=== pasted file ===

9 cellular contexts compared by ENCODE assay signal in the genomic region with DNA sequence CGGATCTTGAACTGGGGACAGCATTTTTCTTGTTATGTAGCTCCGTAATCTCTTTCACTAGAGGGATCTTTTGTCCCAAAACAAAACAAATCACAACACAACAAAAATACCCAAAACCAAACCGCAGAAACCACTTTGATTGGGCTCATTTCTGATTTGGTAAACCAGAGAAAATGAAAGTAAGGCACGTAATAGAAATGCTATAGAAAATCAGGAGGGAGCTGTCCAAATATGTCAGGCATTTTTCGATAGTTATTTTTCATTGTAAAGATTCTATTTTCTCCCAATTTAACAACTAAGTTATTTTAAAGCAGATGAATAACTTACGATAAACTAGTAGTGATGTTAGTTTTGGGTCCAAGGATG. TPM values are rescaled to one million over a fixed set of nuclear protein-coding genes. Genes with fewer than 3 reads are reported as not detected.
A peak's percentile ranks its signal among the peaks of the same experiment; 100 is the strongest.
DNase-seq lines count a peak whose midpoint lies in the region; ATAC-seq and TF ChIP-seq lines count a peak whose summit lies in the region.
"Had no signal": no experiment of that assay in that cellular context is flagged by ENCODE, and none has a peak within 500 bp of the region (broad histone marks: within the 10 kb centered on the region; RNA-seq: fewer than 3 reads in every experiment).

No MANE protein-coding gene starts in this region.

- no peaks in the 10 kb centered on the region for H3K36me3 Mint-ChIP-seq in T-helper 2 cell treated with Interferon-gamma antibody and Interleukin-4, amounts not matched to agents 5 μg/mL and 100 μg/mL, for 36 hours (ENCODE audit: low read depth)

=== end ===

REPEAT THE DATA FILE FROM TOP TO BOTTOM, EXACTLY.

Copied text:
9 cellular contexts compared by ENCODE assay signal in the genomic region with DNA sequence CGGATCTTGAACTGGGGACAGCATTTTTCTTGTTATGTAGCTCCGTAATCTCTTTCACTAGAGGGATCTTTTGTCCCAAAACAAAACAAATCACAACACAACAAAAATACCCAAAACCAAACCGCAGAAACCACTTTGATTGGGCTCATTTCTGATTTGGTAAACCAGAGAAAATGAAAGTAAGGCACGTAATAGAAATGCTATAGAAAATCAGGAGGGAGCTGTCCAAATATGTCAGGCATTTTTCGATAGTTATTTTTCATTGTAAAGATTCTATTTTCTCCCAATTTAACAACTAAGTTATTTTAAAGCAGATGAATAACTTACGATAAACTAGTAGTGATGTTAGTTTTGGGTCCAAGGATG. TPM values are rescaled to one million over a fixed set of nuclear protein-coding genes. Genes with fewer than 3 reads are reported as not detected.
A peak's percentile ranks its signal among the peaks of the same experiment; 100 is the strongest.
DNase-seq lines count a peak whose midpoint lies in the region; ATAC-seq and TF ChIP-seq lines count a peak whose summit lies in the region.
"Had no signal": no experiment of that assay in that cellular context is flagged by ENCODE, and none has a peak within 500 bp of the region (broad histone marks: within the 10 kb centered on the region; RNA-seq: fewer than 3 reads in every experiment).

No MANE protein-coding gene starts in this region.

- no peaks in the 10 kb centered on the region for H3K36me3 Mint-ChIP-seq in T-helper 2 cell treated with Interferon-gamma antibody and Interleukin-4, amounts not matched to agents 5 μg/mL and 100 μg/mL, for 36 hours (ENCODE audit: low read depth)